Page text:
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Affordable and reliable access to infrastructure is critical for development, with major implications for health, education, social mobility, firm productivity, climate change, energy, forests and biodiversity. But access alone is not enough. What we really need is sustainable infrastructure. Sustainable infrastructure will provide the services and foundation for growth that are needed to reduce poverty and boost shared prosperity – but to get there, we must substantially increase financing for infrastructure in the developing world.
Robert C. Brears, author of The Green Economy and the Water-Energy-Food Nexus, discusses innovative policies that create positive interdependencies and synergies across and between the nexus sectors while reducing trade-offs in the development of a green economy.
Oceans cover three-quarters of the globe, and a staggering 80% of all life on Earth is found hidden beneath their waves. They also represent an enormous economic opportunity, which is why the “Ocean Economy” is driven by a combination of growing ocean-based industries, jobs and rising incomes as well as concerns about growing pressures on dwindling marine resources and response to climate change.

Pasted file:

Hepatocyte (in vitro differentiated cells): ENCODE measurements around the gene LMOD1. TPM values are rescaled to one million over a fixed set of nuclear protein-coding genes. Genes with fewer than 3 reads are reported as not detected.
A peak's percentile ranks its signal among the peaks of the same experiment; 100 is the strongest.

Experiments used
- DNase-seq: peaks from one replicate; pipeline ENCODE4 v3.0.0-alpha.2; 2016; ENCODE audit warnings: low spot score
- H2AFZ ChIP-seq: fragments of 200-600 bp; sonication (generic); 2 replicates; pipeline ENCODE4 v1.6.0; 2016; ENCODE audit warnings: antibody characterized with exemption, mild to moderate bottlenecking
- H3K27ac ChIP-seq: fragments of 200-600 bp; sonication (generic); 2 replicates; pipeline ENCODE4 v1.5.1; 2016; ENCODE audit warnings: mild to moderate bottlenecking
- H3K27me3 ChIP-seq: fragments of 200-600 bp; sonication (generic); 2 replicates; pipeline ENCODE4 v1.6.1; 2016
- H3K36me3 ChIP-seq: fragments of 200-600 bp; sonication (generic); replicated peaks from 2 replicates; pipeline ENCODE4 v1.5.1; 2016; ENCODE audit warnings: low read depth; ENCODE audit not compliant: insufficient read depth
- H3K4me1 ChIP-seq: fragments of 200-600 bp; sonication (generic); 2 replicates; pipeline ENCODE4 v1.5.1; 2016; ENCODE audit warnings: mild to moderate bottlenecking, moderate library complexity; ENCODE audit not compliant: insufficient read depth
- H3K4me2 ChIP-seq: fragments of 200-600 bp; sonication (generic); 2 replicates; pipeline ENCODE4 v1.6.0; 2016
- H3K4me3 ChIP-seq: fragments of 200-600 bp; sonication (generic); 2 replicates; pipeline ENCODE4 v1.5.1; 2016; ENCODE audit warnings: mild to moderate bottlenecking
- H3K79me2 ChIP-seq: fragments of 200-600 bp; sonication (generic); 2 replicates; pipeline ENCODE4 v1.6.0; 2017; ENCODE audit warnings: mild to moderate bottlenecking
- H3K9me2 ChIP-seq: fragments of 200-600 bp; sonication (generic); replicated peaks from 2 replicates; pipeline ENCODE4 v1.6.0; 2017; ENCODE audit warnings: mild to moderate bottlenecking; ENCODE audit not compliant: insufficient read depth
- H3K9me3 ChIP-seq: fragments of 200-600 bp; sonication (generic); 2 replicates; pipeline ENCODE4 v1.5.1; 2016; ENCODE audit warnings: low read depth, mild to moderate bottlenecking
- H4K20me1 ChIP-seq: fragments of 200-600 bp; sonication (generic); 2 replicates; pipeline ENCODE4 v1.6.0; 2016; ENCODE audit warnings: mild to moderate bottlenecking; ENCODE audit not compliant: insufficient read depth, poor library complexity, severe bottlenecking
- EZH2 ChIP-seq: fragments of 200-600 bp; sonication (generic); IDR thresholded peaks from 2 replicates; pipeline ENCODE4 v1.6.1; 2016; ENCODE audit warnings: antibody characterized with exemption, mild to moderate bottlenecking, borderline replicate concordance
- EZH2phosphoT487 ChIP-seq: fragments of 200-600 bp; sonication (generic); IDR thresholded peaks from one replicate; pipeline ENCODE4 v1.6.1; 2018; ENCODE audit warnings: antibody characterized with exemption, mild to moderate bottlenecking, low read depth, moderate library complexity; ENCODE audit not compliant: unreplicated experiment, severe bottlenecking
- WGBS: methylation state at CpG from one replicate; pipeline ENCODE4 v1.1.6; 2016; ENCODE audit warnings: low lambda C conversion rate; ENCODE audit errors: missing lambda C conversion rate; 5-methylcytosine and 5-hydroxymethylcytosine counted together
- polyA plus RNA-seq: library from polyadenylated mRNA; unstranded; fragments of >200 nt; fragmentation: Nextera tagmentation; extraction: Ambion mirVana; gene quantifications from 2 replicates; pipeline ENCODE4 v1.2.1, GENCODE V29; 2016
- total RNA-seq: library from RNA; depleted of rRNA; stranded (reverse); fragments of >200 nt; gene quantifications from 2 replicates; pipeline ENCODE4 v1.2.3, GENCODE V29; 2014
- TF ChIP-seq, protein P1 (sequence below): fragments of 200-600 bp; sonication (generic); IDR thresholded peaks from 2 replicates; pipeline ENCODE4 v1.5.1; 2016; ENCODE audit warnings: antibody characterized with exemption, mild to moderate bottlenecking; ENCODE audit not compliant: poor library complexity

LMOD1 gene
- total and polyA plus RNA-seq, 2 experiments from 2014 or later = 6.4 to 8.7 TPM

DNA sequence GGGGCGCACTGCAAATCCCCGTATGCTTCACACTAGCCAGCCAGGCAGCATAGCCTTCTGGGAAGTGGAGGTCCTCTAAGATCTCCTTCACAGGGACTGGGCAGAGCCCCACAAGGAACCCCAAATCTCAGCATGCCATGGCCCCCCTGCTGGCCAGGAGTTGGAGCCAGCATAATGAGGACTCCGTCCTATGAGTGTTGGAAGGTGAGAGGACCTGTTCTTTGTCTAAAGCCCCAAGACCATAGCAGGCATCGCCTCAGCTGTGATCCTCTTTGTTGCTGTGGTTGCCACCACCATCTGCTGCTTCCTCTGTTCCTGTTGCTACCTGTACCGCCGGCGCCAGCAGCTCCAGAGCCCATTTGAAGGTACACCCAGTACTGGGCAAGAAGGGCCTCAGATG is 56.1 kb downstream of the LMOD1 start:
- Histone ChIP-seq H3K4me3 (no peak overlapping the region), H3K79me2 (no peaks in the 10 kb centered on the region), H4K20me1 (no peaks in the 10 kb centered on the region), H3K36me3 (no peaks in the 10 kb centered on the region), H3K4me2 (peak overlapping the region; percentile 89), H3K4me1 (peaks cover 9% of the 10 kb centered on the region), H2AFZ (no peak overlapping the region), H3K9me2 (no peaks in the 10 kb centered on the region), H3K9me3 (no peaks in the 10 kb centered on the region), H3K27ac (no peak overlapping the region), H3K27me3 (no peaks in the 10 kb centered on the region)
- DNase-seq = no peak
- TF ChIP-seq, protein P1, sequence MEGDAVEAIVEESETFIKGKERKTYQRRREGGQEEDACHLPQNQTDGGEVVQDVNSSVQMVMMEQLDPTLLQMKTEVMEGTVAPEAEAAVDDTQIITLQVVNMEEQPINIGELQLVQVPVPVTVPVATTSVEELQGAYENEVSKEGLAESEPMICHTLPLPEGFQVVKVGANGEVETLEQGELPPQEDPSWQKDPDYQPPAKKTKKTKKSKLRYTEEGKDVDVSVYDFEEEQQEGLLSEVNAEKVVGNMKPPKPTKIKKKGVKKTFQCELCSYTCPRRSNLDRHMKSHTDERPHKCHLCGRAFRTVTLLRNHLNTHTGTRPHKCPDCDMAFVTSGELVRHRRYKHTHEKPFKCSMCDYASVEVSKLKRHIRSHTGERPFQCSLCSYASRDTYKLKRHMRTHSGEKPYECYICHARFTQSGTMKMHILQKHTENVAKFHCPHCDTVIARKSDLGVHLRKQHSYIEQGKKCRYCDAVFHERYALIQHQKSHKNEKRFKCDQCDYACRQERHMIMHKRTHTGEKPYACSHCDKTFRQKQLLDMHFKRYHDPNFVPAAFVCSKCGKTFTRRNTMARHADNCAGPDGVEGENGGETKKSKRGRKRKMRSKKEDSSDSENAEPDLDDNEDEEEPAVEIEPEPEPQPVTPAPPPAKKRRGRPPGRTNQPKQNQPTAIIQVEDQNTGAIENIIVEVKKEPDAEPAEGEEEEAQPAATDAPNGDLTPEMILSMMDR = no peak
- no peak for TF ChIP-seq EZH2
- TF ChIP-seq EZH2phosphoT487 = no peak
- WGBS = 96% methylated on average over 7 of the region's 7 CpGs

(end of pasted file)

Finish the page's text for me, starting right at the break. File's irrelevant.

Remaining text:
Water is fundamental to food production and ecosystem services as well as vital for industrial production and energy generation. However, nearly 700 million people currently lack access to clean drinking water, 2.3 billion lack access to improved sanitation services and around 1,000 children under five die every day as a result of lack of access to clean water and adequate sanitation services (WHO, 2015,  World Bank, 2015). With water demand projected to increase, the World Bank estimates a 40 per cent shortfall between forecasted demand and available supply by 2030 (World Bank, 2015).

The challenge lies in finding a way to use the world’s water more efficiently and make it available to all at a reasonable cost, while leaving sufficient quantities to sustain the environment. Green growth policies in the water sector can address issues of both quantity and quality by encouraging water-related innovation and investment in green infrastructure, and through integration with policies in other relevant sectors.

Relevance to SDGs

Sustainable Development Goal (SDG) 6 addresses the sustainable management of water and includes the preservation of water-related ecosystems, including wetlands, rivers, aquifers and lakes.

Explore green growth resources relate to SDG 6:

SDG 6.2
   SDG 6.4
     use efficiency     
   SDG 6.5


University of Southampton, Global Climate Forum, GGKP Annual Conference
Hu_The spatial exposure of China's infrastructure system to flooding risks in the context of climate change
Environmental Change Institute, Chinese Academy of Sciences, Tsinghua University, GGKP Annual Conference


Deutsche Gesellschaft für Internationale Zusammenarbeit (GIZ) GmbH
Deutsche Gesellschaft für Internationale Zusammenarbeit (GIZ)
Global Green Growth Institute (GGGI)